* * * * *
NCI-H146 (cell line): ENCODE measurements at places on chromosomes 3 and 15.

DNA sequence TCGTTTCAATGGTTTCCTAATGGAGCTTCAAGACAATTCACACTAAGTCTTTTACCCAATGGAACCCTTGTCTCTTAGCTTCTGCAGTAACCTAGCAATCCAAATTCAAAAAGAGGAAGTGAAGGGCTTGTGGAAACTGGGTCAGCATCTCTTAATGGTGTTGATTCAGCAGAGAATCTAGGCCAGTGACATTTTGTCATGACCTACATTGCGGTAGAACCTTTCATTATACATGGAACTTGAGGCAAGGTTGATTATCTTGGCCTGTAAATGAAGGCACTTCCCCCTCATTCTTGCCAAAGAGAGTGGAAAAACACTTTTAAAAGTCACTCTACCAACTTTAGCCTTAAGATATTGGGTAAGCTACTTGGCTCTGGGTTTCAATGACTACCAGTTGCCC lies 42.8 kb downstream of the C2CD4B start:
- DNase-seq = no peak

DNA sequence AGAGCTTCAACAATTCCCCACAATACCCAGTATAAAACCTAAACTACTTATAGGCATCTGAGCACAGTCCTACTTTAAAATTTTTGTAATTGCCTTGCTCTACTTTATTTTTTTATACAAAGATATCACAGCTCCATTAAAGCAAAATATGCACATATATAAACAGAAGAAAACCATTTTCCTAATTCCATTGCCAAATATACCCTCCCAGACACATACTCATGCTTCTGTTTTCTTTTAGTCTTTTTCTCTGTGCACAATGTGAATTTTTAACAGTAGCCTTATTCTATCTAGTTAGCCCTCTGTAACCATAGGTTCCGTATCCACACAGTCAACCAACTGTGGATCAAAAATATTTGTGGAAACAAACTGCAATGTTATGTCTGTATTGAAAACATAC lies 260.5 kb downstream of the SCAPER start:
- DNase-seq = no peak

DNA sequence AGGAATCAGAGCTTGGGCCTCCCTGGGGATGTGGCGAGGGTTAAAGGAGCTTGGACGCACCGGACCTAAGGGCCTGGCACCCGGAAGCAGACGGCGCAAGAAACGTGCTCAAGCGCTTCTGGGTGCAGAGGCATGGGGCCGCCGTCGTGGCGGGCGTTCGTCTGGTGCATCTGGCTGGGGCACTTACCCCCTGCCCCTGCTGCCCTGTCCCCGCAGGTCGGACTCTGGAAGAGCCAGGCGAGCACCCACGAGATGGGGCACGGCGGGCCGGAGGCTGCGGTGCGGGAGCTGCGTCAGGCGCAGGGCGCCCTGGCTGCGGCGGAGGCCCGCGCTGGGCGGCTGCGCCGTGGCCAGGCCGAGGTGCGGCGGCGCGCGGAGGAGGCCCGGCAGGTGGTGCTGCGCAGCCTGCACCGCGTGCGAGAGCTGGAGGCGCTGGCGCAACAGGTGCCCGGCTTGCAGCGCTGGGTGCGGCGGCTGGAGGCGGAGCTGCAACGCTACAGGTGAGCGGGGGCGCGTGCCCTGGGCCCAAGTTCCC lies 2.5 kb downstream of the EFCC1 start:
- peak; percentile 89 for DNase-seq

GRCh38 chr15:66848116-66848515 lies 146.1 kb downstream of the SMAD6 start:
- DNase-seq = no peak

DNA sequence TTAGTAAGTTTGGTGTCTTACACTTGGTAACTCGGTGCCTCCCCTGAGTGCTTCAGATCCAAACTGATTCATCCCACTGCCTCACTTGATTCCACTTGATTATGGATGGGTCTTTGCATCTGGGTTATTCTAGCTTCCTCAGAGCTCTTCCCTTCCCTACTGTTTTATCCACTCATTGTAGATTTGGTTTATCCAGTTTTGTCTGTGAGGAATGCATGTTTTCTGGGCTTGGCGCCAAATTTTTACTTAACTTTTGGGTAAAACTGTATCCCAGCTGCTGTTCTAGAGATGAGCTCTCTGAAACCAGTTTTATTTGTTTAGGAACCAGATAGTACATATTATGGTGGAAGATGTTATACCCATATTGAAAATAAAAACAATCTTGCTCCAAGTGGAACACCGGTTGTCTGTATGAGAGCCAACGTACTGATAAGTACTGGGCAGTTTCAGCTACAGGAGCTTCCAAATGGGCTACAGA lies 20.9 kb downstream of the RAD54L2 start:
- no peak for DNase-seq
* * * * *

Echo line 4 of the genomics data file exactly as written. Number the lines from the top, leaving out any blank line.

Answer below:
DNA sequence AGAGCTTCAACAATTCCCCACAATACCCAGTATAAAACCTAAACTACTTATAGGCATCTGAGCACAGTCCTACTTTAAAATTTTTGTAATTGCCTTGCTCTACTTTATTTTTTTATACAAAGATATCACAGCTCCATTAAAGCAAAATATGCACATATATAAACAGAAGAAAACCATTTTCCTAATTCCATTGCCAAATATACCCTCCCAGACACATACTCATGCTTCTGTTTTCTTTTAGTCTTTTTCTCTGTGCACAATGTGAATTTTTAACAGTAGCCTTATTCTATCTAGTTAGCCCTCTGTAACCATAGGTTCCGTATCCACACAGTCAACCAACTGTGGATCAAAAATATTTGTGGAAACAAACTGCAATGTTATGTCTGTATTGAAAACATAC lies 260.5 kb downstream of the SCAPER start: